Spock said that the correct result of an unaltered computer would have been "stalemate after stalemate", when the correct phrase was "draw after draw".
    I find the incorrect use of "stalemate" to describe all draws is extremely common at primary school level. I virtually never encounter it from Australian adults even if they don't know much about the game, but I find it to be fairly common in writing by American adults.

  9. #9
    CC Grandmaster Ian Murray's Avatar
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    Quote Originally Posted by Kevin Bonham
    I find the incorrect use of "stalemate" to describe all draws is extremely common at primary school level.
    Queensland ankle-biters share the same infatuation with the word. I seem to spend half my arbiter time explaining to them that, no, it's not a stalemate - it's a draw by insufficient force or whatever. Not that stalemates are uncommon - heaps of them too.

  10. #10
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    It sounds cooler. And also acts as an interesting alternative in writing.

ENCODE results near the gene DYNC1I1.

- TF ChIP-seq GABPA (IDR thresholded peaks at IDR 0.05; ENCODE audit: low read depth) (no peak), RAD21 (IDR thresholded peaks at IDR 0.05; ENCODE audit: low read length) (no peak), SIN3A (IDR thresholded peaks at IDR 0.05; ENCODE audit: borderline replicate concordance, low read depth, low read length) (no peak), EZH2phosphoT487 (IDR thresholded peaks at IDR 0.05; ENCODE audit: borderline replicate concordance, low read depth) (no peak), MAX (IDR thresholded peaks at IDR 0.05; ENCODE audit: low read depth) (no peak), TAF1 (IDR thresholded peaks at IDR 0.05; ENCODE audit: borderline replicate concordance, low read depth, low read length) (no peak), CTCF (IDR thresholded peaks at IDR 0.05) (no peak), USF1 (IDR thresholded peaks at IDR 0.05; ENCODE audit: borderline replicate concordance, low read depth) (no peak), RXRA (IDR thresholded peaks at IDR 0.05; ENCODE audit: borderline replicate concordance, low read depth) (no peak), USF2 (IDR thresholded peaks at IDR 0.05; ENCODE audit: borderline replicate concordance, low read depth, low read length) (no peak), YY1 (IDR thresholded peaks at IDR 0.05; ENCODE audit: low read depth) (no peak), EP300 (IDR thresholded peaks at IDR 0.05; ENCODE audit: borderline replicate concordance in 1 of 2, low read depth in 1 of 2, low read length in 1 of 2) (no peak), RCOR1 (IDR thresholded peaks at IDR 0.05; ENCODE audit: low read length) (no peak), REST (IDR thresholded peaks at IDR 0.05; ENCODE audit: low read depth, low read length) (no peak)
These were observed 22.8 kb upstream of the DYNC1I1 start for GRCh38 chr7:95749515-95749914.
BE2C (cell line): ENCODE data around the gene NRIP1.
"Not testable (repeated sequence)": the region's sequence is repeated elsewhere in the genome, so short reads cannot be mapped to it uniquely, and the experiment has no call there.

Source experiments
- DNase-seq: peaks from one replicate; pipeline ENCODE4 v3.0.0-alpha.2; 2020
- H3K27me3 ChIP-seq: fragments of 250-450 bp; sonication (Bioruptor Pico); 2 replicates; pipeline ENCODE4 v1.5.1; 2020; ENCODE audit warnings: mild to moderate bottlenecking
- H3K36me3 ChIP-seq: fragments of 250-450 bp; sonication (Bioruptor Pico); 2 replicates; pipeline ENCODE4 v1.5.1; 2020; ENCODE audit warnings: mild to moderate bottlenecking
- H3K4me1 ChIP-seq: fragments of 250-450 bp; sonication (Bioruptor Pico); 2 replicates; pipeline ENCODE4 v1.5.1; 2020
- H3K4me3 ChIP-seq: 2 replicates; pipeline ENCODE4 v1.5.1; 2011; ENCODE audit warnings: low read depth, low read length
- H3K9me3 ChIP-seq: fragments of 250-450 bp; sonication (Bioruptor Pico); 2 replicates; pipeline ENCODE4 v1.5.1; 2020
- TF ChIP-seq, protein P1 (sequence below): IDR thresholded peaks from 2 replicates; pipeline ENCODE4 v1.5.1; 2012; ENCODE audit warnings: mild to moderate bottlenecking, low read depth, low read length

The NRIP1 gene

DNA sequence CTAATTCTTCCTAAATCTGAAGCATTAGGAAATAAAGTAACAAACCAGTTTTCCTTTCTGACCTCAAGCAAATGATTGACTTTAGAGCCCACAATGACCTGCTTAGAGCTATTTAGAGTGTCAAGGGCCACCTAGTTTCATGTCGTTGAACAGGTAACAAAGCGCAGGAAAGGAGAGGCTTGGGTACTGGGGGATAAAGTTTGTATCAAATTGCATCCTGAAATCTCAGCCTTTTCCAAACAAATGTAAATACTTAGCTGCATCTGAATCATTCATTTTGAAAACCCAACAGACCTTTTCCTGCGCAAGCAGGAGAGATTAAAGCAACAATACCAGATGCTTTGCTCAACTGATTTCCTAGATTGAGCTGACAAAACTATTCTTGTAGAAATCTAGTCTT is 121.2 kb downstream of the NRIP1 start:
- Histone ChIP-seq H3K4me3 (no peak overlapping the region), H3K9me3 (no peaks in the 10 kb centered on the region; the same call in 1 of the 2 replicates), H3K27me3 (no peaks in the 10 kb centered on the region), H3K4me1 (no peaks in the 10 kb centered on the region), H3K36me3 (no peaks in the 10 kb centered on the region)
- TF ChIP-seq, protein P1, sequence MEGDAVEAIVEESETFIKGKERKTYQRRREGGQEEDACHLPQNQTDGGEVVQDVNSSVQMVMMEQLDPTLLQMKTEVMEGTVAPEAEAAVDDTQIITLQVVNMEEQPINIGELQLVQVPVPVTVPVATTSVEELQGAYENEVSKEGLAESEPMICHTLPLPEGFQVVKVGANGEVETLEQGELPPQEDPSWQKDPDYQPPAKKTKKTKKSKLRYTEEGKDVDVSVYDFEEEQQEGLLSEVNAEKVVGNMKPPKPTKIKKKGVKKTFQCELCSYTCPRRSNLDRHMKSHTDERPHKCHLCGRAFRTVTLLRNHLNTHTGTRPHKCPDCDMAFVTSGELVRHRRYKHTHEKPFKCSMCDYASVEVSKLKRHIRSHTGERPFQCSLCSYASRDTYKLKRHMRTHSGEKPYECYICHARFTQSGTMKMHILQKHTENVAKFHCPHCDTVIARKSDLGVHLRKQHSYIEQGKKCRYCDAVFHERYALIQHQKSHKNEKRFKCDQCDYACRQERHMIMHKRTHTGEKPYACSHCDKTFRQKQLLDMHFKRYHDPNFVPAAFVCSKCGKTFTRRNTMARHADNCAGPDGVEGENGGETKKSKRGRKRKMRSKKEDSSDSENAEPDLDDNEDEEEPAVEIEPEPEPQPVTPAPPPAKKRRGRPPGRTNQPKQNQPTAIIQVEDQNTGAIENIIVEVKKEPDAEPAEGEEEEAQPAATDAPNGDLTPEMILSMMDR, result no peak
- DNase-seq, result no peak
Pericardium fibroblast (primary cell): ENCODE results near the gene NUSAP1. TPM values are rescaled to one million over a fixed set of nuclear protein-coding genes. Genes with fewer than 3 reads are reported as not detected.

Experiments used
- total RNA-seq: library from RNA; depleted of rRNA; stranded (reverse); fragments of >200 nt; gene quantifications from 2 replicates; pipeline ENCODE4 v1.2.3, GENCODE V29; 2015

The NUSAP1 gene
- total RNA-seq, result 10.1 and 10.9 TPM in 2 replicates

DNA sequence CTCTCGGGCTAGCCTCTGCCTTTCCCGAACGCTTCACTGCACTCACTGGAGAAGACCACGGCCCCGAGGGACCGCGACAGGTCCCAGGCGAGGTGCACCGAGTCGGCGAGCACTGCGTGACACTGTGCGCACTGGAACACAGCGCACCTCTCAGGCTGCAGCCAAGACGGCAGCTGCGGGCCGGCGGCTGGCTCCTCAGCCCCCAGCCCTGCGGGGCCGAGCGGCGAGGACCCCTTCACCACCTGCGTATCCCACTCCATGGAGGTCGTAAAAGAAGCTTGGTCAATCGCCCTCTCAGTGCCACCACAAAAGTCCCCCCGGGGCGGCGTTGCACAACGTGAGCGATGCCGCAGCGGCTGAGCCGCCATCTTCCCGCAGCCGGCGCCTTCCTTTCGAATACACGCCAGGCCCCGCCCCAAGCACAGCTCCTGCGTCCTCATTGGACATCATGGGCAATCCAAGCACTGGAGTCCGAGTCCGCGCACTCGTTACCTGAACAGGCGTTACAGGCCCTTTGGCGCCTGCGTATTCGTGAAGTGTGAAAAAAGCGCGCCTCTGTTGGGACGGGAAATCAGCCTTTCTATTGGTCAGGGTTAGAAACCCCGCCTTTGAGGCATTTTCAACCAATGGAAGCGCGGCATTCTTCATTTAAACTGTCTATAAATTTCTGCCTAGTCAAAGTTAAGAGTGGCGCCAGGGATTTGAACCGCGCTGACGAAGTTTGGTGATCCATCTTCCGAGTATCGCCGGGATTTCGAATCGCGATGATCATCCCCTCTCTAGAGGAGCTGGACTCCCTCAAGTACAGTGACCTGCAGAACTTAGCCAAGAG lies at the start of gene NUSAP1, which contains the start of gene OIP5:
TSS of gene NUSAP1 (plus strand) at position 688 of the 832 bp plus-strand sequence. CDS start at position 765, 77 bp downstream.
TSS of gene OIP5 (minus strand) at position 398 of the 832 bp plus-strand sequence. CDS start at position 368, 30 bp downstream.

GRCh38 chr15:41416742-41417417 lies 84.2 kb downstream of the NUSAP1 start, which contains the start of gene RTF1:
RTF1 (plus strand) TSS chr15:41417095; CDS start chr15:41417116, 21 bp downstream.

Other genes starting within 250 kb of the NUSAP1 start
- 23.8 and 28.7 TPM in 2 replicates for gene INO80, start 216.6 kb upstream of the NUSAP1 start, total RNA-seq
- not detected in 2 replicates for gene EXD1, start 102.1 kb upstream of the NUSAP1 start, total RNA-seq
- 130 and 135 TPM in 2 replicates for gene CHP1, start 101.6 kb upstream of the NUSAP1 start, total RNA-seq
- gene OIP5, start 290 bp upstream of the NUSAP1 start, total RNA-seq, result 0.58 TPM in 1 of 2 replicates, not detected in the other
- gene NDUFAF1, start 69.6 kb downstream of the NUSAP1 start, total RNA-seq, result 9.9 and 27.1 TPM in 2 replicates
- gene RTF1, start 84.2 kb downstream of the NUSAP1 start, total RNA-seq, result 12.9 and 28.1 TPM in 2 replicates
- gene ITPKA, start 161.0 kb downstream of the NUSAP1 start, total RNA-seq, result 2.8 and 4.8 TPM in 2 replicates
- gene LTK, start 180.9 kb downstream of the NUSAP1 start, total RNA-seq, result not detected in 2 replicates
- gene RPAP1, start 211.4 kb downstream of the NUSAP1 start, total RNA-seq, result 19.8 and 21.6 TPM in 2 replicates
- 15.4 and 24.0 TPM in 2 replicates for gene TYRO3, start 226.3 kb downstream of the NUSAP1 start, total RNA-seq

And still, no one has satisfactorily proven, that it isn't opposite day.

  11. #11
    CC International Master Bereaved's Avatar
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    Hi everyone,

    My main beef about the misuse of the term Stalemate is from the general media, and specifically the sporting media, who at times use the egregious expression " It is a bit of a stalemate right now " at points throughout the game.

    It is a simple thing that Stalemate is not a matter subject to alteration, it either is Stalemate or it isn't

    All in all this really vexes me, but I feel a letter to the tv stations, and / or print media would be pointless

    Take care and God Bless, Macavity
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  12. #12